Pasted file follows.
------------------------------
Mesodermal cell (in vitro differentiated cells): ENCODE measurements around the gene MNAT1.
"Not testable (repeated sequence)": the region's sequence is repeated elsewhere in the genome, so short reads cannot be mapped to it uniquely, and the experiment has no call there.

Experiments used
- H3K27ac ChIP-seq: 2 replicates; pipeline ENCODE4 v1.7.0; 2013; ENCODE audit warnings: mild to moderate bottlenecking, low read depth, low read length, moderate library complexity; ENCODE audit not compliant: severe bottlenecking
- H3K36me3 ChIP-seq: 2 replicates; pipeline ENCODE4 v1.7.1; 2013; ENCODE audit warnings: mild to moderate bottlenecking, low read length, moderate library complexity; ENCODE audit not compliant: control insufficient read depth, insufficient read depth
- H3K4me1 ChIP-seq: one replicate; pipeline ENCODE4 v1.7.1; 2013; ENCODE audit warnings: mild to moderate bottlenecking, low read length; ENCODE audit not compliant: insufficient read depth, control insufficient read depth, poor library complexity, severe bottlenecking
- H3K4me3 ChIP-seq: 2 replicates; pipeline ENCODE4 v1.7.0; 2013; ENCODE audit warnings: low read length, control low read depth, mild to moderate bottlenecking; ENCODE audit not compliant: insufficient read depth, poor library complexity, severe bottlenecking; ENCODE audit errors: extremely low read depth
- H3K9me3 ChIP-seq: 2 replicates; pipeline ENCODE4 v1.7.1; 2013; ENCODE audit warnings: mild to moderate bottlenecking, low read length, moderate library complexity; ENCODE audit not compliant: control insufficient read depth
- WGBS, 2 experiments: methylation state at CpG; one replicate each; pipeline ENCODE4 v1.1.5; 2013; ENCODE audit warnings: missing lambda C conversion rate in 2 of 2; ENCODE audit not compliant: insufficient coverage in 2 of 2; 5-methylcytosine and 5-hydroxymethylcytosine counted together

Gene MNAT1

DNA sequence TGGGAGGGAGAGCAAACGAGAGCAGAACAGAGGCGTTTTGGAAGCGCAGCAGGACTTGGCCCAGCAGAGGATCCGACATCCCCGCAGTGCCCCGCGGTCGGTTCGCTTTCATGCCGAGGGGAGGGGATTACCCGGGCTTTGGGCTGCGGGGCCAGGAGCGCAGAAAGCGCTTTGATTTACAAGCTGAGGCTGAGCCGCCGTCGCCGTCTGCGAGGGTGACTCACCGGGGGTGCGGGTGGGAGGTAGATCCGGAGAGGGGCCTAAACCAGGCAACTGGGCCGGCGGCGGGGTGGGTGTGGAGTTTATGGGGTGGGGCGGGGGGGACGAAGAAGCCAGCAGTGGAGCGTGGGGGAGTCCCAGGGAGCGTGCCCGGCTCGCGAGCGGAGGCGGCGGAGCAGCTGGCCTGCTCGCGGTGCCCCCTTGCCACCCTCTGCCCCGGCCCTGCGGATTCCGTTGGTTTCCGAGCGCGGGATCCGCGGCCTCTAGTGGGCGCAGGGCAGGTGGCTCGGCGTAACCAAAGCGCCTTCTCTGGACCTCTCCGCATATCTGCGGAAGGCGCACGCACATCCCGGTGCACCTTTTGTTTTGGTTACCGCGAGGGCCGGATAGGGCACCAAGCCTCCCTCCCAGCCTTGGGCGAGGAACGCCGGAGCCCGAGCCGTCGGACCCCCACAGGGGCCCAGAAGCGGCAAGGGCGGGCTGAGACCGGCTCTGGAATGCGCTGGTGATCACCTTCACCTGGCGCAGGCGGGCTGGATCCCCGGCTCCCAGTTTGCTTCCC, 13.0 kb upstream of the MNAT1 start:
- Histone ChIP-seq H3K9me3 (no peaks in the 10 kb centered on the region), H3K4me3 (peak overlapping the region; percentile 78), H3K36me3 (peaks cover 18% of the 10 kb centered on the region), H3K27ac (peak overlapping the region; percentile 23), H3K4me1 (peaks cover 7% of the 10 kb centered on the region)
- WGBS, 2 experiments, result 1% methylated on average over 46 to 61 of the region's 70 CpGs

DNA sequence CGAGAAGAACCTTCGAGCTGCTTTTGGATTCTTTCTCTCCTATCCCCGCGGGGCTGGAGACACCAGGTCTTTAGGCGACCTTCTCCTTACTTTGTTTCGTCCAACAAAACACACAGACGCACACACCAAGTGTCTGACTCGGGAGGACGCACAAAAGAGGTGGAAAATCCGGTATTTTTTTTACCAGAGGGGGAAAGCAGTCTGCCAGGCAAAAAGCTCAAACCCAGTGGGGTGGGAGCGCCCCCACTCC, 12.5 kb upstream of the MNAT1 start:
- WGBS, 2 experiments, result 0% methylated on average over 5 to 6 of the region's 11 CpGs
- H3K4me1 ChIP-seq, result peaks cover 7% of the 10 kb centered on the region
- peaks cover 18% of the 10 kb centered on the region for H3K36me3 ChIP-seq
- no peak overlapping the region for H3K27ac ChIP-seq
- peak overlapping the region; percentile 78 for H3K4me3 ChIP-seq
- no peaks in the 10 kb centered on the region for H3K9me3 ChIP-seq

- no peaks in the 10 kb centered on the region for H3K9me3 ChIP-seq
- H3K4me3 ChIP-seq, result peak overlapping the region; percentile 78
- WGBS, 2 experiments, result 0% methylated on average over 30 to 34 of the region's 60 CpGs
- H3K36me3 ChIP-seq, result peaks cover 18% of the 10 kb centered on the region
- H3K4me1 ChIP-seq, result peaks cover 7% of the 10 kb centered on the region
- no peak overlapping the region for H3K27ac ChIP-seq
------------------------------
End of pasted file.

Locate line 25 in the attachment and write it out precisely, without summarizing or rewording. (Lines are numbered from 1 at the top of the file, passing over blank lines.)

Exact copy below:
- H3K4me1 ChIP-seq, result peaks cover 7% of the 10 kb centered on the region